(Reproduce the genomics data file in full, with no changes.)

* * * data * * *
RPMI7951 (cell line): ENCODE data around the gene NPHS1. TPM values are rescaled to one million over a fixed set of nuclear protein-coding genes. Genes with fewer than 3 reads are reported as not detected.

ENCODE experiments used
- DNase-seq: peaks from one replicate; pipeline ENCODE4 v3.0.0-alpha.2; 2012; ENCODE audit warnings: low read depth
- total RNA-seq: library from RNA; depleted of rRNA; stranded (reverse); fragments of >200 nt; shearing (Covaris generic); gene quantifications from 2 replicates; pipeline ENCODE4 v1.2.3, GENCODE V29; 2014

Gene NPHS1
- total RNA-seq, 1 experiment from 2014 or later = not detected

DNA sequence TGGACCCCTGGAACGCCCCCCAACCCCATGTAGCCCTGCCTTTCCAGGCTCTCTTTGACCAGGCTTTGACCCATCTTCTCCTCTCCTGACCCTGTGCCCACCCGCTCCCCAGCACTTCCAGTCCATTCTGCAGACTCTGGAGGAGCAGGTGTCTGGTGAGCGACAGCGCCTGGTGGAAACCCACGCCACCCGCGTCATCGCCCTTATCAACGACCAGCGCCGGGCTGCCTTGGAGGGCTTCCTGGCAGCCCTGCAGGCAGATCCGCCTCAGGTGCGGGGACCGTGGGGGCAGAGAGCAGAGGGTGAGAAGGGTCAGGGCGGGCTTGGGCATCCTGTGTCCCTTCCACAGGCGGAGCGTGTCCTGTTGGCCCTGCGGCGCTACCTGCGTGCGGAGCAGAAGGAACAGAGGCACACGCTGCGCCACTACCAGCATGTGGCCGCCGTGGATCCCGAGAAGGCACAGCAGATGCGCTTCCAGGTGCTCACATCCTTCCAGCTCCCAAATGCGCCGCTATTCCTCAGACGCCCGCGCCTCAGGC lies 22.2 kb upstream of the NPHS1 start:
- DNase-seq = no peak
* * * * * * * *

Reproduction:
RPMI7951 (cell line): ENCODE data around the gene NPHS1. TPM values are rescaled to one million over a fixed set of nuclear protein-coding genes. Genes with fewer than 3 reads are reported as not detected.

ENCODE experiments used
- DNase-seq: peaks from one replicate; pipeline ENCODE4 v3.0.0-alpha.2; 2012; ENCODE audit warnings: low read depth
- total RNA-seq: library from RNA; depleted of rRNA; stranded (reverse); fragments of >200 nt; shearing (Covaris generic); gene quantifications from 2 replicates; pipeline ENCODE4 v1.2.3, GENCODE V29; 2014

Gene NPHS1
- total RNA-seq, 1 experiment from 2014 or later = not detected

DNA sequence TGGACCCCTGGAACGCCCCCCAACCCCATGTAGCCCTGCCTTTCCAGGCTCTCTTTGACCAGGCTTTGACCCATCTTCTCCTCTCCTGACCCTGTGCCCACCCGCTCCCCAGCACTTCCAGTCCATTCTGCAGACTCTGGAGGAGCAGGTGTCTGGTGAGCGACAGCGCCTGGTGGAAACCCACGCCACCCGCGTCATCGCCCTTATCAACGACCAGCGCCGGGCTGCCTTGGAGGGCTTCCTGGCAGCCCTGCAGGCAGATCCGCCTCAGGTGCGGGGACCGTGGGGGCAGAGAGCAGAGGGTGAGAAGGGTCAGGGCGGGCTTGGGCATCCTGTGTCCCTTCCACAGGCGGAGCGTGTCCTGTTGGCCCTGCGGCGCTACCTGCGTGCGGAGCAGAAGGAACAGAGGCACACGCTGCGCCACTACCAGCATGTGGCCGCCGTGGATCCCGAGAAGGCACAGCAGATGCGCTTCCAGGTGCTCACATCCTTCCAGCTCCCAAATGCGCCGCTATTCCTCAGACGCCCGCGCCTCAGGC lies 22.2 kb upstream of the NPHS1 start:
- DNase-seq = no peak